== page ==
Wandering in Komissar Wallander’s footsteps

There is a little town called Ystad in the very south of Sweden right on the Baltic sea. It is best known for its most prominent (and fictitious) police officer, Kurt Wallander. He is the agent in Henning Mankell‘s crime stories that are all placed in Ystad or somewhere around here.

A lot of hotel rooms and vacation homes are equipped with maps and brochures that point out all places that play a role in the movies. You can go visit Wallander’s house in the Mariagatan, the train station that serves as his office building. Or drink coffee in the “Hotell Continental” where Wallander takes his coffee, or even go to the beaches in the “Hagestad Naturreservat” east of Ystad where Wallander retreats to to think about his current cases.

But even if everything seems to be about Swedish movies, and especially Henning Mankell’s crime stories, this region, called southern Skane, has so much more to offer. Coffee is indeed a pretty serious thing here—not only is there a cafe in almost every other house in the town but it is also very good, very strong, and very tasty.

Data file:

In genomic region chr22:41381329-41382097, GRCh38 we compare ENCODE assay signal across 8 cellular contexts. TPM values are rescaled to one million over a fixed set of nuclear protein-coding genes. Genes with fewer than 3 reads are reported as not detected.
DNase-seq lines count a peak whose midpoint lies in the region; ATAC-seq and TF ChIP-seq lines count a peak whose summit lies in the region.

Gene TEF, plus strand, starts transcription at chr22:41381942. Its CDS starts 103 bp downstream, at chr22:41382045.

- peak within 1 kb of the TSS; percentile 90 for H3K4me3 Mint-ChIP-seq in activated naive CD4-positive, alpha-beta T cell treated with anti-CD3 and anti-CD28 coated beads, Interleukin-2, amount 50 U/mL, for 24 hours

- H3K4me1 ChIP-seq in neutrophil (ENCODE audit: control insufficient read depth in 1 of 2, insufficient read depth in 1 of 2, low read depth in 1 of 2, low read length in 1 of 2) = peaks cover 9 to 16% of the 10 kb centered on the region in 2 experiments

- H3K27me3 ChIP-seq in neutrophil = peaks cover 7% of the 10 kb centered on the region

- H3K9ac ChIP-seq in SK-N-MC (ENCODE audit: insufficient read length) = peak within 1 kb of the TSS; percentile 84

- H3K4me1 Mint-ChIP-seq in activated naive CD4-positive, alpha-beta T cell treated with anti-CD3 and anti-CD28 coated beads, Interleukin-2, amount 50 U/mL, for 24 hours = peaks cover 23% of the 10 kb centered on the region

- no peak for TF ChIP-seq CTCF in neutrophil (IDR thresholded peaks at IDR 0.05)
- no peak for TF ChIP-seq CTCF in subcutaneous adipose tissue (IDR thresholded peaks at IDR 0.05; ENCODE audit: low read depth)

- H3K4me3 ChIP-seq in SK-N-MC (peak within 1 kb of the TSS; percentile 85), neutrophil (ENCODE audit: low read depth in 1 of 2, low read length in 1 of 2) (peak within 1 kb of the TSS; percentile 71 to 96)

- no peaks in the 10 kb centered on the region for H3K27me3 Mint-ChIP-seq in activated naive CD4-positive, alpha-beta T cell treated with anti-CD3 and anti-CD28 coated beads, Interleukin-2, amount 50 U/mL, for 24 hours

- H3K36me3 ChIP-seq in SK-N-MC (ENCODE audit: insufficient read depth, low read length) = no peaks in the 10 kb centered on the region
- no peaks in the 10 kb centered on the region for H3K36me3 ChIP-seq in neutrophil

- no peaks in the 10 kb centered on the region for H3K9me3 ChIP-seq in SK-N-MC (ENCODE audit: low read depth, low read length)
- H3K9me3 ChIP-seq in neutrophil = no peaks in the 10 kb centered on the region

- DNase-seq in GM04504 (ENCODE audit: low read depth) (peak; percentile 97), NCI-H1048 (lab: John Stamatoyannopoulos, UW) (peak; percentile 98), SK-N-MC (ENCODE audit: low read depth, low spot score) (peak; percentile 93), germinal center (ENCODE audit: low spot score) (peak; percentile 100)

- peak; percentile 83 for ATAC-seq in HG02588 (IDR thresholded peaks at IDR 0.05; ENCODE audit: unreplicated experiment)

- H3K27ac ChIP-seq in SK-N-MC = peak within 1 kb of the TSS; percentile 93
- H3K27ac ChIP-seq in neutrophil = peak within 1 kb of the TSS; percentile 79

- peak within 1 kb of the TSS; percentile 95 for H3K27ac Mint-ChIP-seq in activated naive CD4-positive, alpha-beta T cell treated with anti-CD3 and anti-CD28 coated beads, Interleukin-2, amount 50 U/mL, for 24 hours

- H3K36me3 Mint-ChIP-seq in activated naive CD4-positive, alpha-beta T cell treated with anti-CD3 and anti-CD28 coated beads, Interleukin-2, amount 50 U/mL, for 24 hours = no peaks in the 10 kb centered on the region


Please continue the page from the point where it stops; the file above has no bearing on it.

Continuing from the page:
Sweden’s most beautiful beaches (voted for by some Swedish magazine in 2009) along the Baltic sea attract thousands of visitors over the summer. In the fall, they are deserted and are an inviting place to take a walk. An important prehistoric site, alnes stener, (which translates to something like ale’s stones) is just a few miles along the coast east of Ystad. built by the Vikings some 1000-1500 years ago it is a bunch of big stones erected in the shape of a viking’s ship. It is probably comparable to Stonehenge in a way, I didn’t dare ask, though, for fear of offending Vikings.

The roaring green hills of the inland is full of old castles and big mansions that sit in the midst of rich farmland and forests. Some of them, like Marsvinsholm, allow visitors to stride through their big parks, sculpture gardens, and orchards, and they even host summer festivals and concerts. A few natural reserves close to Ystad are also worth visiting. I have never seen more wild birds of prey than here.

By: Christoph Sahle